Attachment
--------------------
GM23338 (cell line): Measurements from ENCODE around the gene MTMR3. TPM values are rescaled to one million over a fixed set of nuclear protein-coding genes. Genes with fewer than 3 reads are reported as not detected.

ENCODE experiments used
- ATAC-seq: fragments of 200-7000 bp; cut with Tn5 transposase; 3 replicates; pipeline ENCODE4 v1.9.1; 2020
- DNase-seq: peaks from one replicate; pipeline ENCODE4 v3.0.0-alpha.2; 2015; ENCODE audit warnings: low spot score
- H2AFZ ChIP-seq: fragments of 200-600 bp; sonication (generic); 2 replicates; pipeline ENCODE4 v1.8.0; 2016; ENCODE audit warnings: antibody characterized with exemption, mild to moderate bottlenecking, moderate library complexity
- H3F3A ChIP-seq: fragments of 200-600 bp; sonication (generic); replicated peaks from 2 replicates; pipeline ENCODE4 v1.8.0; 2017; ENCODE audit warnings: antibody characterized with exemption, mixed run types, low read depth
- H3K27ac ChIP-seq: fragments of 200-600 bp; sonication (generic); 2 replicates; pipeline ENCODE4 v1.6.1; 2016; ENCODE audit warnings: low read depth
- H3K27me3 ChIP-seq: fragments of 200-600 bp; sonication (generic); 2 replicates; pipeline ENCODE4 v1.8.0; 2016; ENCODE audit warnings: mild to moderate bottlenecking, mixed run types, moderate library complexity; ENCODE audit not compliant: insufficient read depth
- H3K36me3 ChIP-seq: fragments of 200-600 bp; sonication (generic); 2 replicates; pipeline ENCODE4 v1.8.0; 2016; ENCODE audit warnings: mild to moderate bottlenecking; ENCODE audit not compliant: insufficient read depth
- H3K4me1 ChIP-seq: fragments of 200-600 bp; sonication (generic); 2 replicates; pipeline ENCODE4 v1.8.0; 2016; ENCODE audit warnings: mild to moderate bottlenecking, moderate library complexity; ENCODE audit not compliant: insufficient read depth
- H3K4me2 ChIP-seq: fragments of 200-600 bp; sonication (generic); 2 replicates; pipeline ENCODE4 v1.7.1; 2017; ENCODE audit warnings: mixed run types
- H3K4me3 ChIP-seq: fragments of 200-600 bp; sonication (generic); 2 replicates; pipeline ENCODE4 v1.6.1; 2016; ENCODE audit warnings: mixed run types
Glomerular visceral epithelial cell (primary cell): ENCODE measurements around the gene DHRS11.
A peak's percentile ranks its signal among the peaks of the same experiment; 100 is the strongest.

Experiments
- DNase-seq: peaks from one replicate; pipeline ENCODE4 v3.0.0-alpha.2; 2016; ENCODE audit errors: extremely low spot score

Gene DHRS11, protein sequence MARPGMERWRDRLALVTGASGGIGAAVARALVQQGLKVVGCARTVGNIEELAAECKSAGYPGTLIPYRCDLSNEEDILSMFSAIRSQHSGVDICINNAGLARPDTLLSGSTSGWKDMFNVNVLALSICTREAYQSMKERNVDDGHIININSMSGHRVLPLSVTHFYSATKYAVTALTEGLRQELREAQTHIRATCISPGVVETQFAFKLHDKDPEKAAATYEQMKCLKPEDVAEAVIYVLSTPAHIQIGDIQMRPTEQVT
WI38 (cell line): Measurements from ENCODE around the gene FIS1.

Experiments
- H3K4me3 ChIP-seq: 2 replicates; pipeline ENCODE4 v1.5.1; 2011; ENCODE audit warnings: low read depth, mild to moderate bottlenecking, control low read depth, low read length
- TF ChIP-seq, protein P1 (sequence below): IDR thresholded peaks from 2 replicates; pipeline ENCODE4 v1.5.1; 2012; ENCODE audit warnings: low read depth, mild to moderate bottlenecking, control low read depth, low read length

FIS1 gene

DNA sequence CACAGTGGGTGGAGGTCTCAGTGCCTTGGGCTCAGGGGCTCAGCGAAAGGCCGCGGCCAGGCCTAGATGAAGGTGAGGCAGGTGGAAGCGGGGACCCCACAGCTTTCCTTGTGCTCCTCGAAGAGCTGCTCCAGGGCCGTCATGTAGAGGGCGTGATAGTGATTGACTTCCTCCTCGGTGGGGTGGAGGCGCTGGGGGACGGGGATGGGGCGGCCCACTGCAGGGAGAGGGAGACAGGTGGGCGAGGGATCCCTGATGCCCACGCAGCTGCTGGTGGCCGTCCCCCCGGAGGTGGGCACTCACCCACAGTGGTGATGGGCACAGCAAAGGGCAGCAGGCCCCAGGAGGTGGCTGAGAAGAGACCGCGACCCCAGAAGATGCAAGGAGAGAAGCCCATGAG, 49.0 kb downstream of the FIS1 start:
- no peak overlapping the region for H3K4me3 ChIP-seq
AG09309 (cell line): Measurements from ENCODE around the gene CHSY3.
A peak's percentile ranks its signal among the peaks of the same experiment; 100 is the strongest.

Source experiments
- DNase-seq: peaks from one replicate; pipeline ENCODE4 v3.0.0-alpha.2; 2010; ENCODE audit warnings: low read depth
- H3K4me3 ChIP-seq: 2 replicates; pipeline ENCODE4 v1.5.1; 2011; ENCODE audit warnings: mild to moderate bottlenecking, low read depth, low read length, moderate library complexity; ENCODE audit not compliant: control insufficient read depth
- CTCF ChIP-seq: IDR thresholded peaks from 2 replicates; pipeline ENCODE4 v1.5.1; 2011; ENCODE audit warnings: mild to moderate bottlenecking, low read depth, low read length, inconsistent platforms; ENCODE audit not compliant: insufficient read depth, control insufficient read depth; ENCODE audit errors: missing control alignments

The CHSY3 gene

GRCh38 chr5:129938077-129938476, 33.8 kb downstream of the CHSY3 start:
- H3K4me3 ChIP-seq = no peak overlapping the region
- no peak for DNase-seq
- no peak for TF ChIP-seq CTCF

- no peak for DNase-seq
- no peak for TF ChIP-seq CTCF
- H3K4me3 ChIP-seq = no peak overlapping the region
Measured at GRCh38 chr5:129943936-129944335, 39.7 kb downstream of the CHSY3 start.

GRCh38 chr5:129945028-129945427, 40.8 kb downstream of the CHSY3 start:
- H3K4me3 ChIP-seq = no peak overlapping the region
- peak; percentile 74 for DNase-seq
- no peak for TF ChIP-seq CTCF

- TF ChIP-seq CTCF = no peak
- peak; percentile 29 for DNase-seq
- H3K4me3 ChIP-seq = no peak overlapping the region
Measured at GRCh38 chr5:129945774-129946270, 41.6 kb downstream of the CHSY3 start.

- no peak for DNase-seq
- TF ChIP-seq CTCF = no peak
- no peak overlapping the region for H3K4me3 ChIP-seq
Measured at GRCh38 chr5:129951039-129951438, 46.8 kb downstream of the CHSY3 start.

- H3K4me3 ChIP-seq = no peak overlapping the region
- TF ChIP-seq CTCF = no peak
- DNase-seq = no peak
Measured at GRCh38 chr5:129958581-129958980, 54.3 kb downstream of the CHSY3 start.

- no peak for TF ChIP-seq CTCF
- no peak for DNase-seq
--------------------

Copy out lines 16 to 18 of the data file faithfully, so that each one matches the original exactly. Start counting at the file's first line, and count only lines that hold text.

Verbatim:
- DNase-seq: peaks from one replicate; pipeline ENCODE4 v3.0.0-alpha.2; 2016; ENCODE audit errors: extremely low spot score

Gene DHRS11, protein sequence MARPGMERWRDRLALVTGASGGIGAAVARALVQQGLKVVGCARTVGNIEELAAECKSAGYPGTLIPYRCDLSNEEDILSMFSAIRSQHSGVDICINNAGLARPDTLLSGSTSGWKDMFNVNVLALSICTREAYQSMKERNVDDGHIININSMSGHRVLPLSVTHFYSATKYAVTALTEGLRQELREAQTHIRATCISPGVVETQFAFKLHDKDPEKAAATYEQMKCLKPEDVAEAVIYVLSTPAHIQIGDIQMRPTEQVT
WI38 (cell line): Measurements from ENCODE around the gene FIS1.